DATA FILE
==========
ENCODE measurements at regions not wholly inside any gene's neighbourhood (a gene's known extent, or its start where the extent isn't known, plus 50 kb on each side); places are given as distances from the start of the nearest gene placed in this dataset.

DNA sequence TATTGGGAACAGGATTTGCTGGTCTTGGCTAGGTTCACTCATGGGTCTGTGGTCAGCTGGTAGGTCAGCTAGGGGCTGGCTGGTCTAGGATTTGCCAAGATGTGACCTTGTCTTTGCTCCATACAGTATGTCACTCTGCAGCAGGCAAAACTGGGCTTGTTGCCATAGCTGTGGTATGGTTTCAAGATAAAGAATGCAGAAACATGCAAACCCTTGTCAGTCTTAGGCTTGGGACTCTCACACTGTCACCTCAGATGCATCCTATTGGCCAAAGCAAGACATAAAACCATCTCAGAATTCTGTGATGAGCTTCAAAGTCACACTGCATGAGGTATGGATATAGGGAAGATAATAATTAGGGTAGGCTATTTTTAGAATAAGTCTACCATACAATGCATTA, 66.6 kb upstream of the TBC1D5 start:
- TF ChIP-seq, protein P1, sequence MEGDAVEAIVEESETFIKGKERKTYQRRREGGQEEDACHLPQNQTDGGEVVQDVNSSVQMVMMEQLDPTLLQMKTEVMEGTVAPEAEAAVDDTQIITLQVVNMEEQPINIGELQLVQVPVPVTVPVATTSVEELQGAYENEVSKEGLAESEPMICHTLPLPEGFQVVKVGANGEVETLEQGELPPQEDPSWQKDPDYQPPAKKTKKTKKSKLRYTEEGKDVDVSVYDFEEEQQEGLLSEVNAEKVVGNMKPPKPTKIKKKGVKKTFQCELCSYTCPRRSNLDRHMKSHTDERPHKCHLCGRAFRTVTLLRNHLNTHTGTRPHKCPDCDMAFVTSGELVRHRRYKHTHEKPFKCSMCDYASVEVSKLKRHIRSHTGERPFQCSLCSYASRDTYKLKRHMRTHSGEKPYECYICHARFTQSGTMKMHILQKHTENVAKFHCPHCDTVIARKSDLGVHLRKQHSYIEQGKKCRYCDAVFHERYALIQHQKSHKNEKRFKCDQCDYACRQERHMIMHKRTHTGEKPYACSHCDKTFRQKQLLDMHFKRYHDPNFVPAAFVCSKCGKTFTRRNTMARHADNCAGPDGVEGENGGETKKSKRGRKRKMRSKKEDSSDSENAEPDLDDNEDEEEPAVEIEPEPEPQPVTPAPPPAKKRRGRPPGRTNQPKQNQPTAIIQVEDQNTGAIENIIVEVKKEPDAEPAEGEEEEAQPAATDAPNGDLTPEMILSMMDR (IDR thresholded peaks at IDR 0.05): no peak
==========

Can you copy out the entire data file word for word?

ENCODE measurements at regions not wholly inside any gene's neighbourhood (a gene's known extent, or its start where the extent isn't known, plus 50 kb on each side); places are given as distances from the start of the nearest gene placed in this dataset.

DNA sequence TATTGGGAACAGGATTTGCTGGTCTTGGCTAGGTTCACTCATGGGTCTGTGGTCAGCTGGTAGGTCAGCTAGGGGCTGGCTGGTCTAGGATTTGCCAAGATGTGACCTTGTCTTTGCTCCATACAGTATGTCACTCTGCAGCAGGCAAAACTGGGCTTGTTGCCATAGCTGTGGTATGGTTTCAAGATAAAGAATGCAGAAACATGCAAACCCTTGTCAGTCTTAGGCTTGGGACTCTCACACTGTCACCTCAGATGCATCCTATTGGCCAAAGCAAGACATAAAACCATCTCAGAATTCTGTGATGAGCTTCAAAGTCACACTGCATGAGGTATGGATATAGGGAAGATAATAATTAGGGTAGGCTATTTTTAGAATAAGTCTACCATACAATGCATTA, 66.6 kb upstream of the TBC1D5 start:
- TF ChIP-seq, protein P1, sequence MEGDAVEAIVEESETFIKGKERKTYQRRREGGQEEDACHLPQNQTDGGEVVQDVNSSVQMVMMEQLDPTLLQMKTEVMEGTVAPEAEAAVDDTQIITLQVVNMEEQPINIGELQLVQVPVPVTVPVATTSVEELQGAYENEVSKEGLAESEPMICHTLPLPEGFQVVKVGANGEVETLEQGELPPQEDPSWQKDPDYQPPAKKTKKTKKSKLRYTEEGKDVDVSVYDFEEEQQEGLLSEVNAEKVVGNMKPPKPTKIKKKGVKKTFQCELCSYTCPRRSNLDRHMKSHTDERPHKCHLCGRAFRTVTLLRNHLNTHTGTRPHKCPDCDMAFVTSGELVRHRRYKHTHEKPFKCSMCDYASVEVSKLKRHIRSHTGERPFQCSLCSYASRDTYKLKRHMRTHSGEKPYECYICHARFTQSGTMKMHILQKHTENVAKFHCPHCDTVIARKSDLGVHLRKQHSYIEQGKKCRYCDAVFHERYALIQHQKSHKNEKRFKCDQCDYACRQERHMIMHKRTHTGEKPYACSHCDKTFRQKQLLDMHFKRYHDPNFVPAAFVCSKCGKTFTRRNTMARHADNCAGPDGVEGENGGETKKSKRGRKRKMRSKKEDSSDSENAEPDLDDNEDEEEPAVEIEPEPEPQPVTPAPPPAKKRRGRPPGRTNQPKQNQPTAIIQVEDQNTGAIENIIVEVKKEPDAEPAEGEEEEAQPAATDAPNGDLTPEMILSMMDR (IDR thresholded peaks at IDR 0.05): no peak